Figure 2

Distribution of start sites of nascent DNA synthesis around the ori. (A) Localization and orientation of the primer sets in the analyzed 1-kb region. Position of the first detectable start site of leading-strand synthesis is indicated by thick arrows, and start sites of nascent DNA synthesis located more upstream are indicated by thinner arrows, all pointing in the direction of synthesis. (B and C) LM-PCR analysis on lower and upper strand, respectively, of size-fractionated newly replicated DNA from asynchronously growing HeLa cells or total DNA from synchronized IMR-90 cells subjected or not subjected to λ-exonuclease treatment as indicated. Amount of DNA and symbols are as in Fig. 1.

If, by using primer set G, we now move over 300 nucleotides in the 5′ direction from nucleotide 3933, hence at a distance greater than the length of an Okazaki fragment, we see only one single stop site at a position compatible with nucleotide 3933. The long blank region before this fragment indicates that we are dealing with continuous DNA synthesis and points to nucleotide 3933 as the transition point between continuous and discontinuous DNA replication. Thus, the data obtained with primer sets D, G, and H indicate nucleotide 3933 as the start site for the leftward leading strand.

This tentative conclusion is confirmed with primer set B, located approximately 200 nucleotides to the right of nucleotide 3933; several stop sites are visible at the indicated positions. These data can be interpreted as deriving from the linking to the initiated ori of four subsequent Okazaki fragments having lengths of 143, 144, 65, and 80 nucleotides from the first to the fourth, respectively; the results are also compatible with the presence of multiple alternative start sites of leading-strand synthesis. It is noteworthy that, when we performed the analysis with primer set B on DNA extracted from cells synchronized in G1, at the beginning of S, and in mitosis, we confirmed that only the cells that have just initiated DNA synthesis show the presence of fragments of the already observed sizes.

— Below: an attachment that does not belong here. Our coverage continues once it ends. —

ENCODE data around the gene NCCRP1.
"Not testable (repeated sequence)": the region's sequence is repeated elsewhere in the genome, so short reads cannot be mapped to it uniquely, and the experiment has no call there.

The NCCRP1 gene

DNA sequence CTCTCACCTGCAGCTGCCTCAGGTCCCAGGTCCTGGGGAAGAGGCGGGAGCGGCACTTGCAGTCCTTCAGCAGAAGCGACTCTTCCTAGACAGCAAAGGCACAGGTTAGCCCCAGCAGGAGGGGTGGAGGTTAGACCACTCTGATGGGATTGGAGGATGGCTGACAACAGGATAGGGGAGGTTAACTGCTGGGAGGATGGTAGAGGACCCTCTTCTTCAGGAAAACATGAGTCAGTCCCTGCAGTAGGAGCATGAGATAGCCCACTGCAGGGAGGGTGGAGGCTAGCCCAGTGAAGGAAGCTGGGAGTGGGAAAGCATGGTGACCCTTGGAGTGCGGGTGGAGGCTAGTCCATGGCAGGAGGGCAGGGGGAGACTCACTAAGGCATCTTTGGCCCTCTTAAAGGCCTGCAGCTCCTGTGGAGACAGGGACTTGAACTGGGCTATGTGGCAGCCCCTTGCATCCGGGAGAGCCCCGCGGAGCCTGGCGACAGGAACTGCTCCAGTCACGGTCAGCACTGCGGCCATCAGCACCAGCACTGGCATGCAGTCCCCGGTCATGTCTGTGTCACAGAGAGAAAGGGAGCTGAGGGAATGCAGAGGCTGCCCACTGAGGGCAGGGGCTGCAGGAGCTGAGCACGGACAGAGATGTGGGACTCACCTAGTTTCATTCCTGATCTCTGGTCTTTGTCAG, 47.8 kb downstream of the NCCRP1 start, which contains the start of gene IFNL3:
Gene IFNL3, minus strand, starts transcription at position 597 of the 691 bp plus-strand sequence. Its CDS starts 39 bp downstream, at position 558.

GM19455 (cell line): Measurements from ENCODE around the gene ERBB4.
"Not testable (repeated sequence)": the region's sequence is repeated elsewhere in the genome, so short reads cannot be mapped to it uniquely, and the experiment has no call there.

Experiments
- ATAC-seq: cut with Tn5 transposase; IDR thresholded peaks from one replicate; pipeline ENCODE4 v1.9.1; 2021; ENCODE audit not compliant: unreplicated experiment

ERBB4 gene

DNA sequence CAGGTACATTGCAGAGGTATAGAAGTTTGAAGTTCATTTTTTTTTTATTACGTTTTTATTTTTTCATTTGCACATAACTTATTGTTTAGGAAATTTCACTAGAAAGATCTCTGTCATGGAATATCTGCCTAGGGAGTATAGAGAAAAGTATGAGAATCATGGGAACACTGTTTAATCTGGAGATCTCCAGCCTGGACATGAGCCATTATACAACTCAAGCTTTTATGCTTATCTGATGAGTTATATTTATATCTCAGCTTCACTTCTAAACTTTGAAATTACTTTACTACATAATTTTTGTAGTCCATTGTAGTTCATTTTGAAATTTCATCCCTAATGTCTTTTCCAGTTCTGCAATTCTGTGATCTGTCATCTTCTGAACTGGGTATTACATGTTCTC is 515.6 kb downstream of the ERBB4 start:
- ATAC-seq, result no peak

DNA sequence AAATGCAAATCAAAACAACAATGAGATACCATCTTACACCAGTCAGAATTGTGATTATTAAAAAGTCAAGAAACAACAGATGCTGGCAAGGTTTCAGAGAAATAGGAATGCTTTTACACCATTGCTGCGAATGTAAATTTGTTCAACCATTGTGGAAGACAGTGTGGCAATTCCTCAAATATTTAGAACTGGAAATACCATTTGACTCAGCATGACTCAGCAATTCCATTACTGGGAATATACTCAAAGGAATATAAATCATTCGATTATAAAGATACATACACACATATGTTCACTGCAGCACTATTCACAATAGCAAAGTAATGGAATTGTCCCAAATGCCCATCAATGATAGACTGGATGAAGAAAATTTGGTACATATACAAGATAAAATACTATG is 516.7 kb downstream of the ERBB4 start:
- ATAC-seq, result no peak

We analyzed lower nascent DNA strands with primer sets C, A (displaced to the right of nucleotide 3930), and F (displaced to its left) (Fig. 2, A and C). With primer set C we obtained again a clear indication that the first stop site corresponds to nucleotide 3930, and a second one is at a length compatible with nucleotide 3787, in agreement with the data obtained with primer set E (see above and Fig. 1). With primer set A, we observed only one stop site at a very large size (compatible with its localization at nucleotide 3930); the long, >450-nucleotide region free of stop sites indicates that we are dealing with an area of continuous leading-strand synthesis and that nucleotide 3930 is the start site of the rightward moving leading strand. Conversely, with primer set F a number of start sites can be located precisely at the indicated positions, possibly corresponding to ligation of the first Okazaki fragments, having lengths (in the order of fork movement) of 143, 142, 67, 35, and 52, plus two more of about 65 nucleotides.